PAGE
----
It was a little harder to get the spring into the right place but the forceps did the trick.  I added a snazzy set of white grips that made it about twice as fat as its supposed to be.  Seriously.  With those grips on it, its fatter than my Kahr PM 40.   Its not something that I carry anymore so it doesn't really matter but its a LOT fatter.

My brother in law  found a range close to his home so I may load up a pile of .25 ACP and join him there one day soon.  I've never seen anyone shooting a .25 ACP at a range before.  I'll be able to tell my brass apart from everybody else's.

Christmas dinner was good.  The in-laws were watching some movie about the birth of Jesus and that sparked conversation about which actors played which roles in which movies.  Father-in-Law was trying to think of a Western with Steve McQueen and Yule Brenner but didn't think it was The Magnificent Seven.  The Lovely Bride said "not that war movie with Clint Eastwood and the tank."  I said "that was Kelly's Heroes and the bald guy was Don Rickles."  She says "no, the big guy."  I said "Telly Savalas" and she said "yes, that's him."  I agreed that Don Rickles and Telly Savalas are both bald but also suggested that although being bald was necessary, it wasn't sufficient to make either of them Yule Brenner.  Somehow, that ended the conversation and Father-in-Law and I found ourselves wiring a set of air horns under the hood of his truck.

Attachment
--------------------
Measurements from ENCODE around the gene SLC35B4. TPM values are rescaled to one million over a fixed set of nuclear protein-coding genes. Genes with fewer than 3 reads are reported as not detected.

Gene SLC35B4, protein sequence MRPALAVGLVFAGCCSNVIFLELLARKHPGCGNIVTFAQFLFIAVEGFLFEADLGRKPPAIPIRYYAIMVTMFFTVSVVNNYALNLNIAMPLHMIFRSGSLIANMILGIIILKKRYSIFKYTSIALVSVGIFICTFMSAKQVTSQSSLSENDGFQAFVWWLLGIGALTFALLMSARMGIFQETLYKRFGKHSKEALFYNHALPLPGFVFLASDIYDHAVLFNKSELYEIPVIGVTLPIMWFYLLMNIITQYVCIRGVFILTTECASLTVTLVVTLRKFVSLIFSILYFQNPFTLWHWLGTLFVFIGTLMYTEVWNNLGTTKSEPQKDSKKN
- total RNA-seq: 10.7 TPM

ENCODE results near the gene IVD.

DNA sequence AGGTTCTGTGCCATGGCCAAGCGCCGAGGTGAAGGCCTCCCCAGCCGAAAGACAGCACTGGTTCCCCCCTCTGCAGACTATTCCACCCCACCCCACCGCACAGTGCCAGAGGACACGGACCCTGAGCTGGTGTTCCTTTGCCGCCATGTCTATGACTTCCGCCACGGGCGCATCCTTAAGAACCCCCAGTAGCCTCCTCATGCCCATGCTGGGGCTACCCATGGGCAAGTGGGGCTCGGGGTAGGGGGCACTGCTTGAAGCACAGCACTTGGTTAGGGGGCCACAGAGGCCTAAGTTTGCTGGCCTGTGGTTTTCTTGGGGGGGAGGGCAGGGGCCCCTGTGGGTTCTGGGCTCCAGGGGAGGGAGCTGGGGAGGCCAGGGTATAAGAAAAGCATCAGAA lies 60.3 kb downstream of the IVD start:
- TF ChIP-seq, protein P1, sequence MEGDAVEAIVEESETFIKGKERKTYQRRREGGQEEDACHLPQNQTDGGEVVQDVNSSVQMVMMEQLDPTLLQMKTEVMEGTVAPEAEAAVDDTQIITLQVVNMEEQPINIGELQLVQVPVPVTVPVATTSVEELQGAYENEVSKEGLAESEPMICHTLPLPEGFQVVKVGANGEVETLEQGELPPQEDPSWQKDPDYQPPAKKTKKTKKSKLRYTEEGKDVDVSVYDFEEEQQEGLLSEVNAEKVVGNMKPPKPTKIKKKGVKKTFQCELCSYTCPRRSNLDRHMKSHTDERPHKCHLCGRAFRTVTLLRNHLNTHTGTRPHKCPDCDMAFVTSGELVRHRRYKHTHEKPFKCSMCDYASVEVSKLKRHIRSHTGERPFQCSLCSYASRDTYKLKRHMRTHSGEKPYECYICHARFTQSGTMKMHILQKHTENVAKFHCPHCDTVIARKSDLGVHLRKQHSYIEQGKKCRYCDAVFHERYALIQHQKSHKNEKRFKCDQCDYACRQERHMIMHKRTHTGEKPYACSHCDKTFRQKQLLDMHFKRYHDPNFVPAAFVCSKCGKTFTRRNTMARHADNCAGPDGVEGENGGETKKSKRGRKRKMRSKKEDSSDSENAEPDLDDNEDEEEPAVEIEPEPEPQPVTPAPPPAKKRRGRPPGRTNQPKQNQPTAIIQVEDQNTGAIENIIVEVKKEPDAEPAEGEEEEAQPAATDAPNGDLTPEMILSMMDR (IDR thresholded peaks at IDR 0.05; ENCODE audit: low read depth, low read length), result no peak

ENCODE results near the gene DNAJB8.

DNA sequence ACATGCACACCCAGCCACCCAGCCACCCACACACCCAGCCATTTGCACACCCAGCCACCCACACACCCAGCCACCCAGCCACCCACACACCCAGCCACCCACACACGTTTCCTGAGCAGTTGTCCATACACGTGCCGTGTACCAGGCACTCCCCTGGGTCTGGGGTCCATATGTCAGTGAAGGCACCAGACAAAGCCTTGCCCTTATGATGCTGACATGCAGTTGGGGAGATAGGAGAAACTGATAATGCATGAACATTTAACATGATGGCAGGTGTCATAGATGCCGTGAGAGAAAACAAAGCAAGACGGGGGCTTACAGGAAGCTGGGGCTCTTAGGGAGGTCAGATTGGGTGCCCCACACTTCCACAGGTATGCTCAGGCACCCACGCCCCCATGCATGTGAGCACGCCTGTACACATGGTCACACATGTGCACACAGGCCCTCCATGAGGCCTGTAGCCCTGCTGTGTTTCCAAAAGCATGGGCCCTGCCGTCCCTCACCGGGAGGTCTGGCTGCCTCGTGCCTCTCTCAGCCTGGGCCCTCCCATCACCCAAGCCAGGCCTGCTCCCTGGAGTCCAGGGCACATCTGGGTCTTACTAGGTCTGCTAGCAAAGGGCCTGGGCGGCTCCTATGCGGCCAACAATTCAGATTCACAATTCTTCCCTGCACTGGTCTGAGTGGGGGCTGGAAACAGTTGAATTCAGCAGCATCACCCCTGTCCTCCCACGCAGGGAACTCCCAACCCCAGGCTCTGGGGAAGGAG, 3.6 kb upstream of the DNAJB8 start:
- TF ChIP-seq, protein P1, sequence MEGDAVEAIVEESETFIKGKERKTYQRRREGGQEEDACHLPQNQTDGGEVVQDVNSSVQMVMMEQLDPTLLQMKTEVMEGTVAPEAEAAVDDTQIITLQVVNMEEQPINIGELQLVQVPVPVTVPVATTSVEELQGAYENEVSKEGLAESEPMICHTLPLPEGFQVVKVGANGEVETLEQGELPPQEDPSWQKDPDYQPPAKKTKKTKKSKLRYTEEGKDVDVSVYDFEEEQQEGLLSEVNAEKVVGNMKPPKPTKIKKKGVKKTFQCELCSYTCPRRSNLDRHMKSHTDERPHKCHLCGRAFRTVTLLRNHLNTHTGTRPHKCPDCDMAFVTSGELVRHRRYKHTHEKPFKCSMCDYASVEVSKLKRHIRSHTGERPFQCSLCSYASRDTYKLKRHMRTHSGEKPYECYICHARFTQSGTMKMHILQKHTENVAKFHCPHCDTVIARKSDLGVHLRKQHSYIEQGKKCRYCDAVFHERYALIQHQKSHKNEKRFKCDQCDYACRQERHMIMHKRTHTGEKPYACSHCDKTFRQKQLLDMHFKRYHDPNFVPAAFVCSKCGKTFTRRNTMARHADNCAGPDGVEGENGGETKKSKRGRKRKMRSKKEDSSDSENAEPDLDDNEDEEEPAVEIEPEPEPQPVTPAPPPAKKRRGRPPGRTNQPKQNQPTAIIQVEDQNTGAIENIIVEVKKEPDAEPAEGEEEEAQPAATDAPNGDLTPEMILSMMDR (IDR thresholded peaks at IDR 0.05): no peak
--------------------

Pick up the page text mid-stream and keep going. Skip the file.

Money is too tight for presents at our house but I still got a Baby Browning (clone) for Christmas and got to spend time with good folks.  Many a Christmas has been worse.

Merry Christmas

Monday, December 23, 2013

Sunday, December 22, 2013

Sunday, December 15, 2013

Jehovah's Witnesses

We've been tellin' 'em to go away for 20 years but they keep comin' back.    I reckon we're ready for 'em this weekend.

and for any that get past the tank

Thursday, December 12, 2013

Tuesday, December 10, 2013

Go South Carolina!

South Carolina declares war on Obamacare


 Bruce Parker reports for The Daily Caller, Dec. 9, 2013, that a bill set for fast-track passage in the South Carolina Senate in January aims to eliminate Obamacare in the state. The law could become a model for other states fed up with the federal health-care law.


Read the article at Fellowship of the Minds


The blizzard finally got here this afternoon.  40 or 50 degrees colder and it might be snowing.

Monday, December 2, 2013

The Writer Makes Some Very Good Points

From Straight Forward in a Crooked World

I came across this quote today.

"While there is some concern of overpenetration with a handgun cartridge, your primary concern should be that your defensive round of choice will have sufficient penetration to reach vital organs and cause incapacitating blood loss in an attacker."

On the surface the statement is clearly logical enough, provided we remove one aspect of it.